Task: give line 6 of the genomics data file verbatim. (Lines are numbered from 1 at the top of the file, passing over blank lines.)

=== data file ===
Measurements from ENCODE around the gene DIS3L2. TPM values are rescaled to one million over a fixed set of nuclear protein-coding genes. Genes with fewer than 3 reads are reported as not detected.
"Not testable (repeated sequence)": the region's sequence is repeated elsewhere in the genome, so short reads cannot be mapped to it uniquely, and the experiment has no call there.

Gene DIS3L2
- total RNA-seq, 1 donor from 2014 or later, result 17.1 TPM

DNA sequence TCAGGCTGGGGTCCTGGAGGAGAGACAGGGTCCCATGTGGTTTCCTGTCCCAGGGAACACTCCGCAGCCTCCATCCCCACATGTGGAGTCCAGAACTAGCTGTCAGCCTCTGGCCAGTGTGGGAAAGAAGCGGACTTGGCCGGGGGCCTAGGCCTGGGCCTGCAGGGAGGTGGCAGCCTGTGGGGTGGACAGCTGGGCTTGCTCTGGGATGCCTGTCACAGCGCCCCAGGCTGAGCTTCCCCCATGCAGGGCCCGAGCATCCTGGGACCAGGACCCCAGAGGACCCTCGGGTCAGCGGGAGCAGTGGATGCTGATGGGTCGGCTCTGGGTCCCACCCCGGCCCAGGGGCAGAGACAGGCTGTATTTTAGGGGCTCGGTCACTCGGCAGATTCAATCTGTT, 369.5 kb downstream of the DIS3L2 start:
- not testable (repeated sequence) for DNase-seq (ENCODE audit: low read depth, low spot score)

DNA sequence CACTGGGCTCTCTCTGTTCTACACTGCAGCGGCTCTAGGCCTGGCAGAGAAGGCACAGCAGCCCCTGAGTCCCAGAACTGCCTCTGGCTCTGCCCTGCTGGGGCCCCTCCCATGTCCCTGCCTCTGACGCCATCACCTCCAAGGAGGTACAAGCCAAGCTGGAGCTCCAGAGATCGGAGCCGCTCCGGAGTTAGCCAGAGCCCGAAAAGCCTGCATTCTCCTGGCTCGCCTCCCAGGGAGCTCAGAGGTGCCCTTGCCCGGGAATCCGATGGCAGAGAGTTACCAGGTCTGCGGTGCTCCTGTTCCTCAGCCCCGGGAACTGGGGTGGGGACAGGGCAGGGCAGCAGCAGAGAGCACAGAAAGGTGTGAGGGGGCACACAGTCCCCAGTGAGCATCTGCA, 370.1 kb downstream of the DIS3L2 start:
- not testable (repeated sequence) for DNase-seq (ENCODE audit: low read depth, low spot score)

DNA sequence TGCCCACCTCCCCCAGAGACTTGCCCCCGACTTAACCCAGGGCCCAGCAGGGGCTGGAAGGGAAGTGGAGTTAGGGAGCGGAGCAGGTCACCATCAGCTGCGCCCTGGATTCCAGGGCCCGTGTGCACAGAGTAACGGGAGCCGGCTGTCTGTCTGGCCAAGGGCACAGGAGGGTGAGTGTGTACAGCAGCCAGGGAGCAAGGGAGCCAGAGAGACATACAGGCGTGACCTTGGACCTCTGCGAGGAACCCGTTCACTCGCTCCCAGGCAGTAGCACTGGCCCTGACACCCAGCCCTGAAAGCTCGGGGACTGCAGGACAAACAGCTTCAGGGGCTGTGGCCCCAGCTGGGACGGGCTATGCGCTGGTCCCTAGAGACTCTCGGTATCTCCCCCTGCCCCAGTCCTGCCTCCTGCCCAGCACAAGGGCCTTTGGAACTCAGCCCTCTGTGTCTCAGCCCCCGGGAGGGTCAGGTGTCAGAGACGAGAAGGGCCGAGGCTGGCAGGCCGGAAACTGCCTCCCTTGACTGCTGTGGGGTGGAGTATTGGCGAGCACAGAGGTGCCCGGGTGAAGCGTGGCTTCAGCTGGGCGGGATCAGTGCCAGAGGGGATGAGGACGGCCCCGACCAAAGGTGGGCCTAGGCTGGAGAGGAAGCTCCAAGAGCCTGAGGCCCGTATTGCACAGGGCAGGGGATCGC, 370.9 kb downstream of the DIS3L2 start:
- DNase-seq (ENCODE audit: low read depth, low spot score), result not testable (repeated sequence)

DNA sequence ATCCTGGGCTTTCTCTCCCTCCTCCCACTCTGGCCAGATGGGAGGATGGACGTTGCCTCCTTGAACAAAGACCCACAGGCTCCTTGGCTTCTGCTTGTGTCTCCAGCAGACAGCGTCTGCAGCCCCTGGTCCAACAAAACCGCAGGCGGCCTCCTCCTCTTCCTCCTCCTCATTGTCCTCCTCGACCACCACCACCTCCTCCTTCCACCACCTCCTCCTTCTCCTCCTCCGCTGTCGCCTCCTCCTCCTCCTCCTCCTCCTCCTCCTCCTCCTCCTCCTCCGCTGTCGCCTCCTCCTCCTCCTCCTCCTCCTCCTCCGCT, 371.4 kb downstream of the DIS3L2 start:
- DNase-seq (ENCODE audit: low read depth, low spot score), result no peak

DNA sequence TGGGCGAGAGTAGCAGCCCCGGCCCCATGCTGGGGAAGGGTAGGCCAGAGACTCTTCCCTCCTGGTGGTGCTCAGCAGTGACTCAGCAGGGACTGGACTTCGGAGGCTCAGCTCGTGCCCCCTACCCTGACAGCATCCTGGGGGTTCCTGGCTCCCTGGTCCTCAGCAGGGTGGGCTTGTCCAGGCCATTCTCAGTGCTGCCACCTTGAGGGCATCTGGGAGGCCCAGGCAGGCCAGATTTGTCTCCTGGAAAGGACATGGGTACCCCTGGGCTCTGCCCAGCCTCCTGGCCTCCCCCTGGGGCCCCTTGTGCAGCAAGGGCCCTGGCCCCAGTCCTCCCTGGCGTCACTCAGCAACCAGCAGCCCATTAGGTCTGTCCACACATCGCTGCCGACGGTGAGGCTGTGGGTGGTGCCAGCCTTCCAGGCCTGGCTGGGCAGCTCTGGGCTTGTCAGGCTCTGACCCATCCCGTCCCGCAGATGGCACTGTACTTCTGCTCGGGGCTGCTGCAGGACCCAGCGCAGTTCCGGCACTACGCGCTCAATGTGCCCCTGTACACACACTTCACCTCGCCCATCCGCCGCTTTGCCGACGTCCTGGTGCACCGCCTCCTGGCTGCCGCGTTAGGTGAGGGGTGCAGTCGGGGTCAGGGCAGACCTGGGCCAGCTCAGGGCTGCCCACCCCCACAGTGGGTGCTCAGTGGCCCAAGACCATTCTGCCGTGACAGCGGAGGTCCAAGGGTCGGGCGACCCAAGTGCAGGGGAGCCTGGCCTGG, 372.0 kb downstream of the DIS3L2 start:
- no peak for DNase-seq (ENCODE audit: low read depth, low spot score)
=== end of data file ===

- not testable (repeated sequence) for DNase-seq (ENCODE audit: low read depth, low spot score)